2019

End Forced Arbitration for Sexual Harassment. Then Do More.

End Forced Arbitration for Sexual Harassment. Then Do More.

November 14, 2018

By Terri Gerstein
NY Times Opinion

In the end, the most compelling reason for a company to foist arbitration on its work force is to avoid liability and public exposure that might result from a court case. But if a company wants to avoid liability, blocking workers from court isn’t the best way to do that. The answer is to create a fair and lawful workplace, the best possible workplace, for everyone who contributes to a company’s success and to give workers a voice. 

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Accenture Workers Petition to End $297 Million Border Patrol Contract

November 15, 2018

By Josh Eidelson
Bloomberg

Accenture employees are circulating a petition urging the company to cancel its contract to help the Trump administration recruit border patrol agents, the latest in a wave of recent technology-fueled protests by white-collar workers challenging potential collaboration with law enforcement.

“You’re seeing people taking collective action – not just for themselves, in relation to their own salary or hours or benefits, but they’re showing real solidarity,” said Harvard Law School fellow Terri Gerstein, former head of the New York attorney general’s labor bureau.

“They’re defining their working conditions to include what their work is ultimately used for,” she said. “People don’t want to just be a cog in something that they think is deeply wrong.”... Read more about Accenture Workers Petition to End $297 Million Border Patrol Contract

Trump May Soon Deal Yet Another Blow to Union Rights

Trump May Soon Deal Yet Another Blow to Union Rights

November 9, 2018

By Michelle Chen
The Nation

"Rolling back so-called “joint-employer” protections could undermine the Fight for 15 and other vital campaigns."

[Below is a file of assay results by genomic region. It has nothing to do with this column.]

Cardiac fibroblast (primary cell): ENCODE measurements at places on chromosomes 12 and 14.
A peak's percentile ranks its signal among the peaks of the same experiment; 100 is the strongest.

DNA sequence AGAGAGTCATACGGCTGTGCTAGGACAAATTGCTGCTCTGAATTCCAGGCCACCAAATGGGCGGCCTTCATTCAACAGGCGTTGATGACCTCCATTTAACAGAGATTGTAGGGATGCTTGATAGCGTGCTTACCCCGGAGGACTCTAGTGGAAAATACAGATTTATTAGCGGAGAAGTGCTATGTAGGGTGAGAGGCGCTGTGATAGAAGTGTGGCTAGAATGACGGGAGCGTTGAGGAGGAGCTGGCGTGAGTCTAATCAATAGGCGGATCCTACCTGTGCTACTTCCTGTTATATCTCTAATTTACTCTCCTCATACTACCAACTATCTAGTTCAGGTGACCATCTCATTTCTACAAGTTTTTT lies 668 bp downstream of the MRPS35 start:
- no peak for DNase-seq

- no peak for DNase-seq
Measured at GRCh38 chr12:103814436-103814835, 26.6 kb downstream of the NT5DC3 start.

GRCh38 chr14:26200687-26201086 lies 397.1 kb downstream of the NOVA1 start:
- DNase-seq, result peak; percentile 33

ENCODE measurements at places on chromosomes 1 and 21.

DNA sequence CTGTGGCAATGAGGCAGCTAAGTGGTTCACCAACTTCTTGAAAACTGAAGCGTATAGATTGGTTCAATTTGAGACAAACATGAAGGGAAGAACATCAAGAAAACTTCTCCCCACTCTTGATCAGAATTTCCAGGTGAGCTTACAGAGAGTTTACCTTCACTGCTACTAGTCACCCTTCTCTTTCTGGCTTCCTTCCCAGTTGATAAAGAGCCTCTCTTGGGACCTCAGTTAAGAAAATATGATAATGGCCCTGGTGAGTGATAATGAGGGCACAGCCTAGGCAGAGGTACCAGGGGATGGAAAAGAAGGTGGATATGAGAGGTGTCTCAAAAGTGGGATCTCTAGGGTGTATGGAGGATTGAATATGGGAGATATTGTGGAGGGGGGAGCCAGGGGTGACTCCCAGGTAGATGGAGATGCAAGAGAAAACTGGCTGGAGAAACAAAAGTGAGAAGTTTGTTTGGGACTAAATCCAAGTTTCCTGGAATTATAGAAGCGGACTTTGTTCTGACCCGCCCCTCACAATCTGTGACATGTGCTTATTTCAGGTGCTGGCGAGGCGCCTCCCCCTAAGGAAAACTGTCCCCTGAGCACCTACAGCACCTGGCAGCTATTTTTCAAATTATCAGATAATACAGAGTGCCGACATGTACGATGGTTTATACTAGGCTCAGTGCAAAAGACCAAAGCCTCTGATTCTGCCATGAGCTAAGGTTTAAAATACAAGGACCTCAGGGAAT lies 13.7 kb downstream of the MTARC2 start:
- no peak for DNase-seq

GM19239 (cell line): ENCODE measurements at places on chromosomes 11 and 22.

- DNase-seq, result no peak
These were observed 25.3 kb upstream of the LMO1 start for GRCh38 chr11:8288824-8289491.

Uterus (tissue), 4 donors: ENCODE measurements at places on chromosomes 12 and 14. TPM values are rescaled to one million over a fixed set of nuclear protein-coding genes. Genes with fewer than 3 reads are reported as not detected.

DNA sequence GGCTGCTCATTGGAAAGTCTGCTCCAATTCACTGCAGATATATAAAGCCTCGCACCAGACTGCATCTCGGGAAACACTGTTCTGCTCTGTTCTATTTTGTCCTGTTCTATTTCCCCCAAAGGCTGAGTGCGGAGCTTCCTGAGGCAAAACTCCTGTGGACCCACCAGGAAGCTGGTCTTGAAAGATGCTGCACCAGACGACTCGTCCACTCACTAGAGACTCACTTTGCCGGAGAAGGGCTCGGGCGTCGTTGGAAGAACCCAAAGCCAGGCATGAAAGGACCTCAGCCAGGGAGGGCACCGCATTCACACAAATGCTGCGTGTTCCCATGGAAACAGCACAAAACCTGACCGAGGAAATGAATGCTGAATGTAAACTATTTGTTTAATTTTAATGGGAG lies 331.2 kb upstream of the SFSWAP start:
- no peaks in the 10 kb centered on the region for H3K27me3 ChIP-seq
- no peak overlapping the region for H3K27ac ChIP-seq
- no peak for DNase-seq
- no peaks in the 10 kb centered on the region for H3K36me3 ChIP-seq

At stake is the joint-employer standard, where workers are technically employed by a subcontractor, but their working conditions are essentially controlled by the parent company to which they are assigned (in many cases today, so-called “permatemps” do virtually the same job as regular workers, with less pay and job security).

The Trump administration’s Labor Department and the Republican-dominated NLRB...

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Massachusetts Attorney General cites construction company 800K for illegal pay deductions.

The Massachusetts Attorney General’s Office cited a construction company for over $800K because of illegal deductions from workers’ pay. In its investigation of the case, the AG’s office learned that managers regularly took illegal deductions from employees’ weekly wages for tools, safety equipment, discipline, advances, and other purposes. The case referred to the AG’s office by the New England Regional Council of Carpenters.... Read more about Massachusetts Attorney General cites construction company 800K for illegal pay deductions.

LA County DA charges construction company with workers’ compensation fraud and underpayment of wages

The Los Angeles County District Attorney’s Office charged the owners of a construction company with fraud resulting in at least $6M of losses to the State Compensation Insurance fund and with underpaying employees. The owners allegedly committed the following infractions: submitting altered payroll records in order to pay a lower workers’ compensation premium; making false and fraudulent...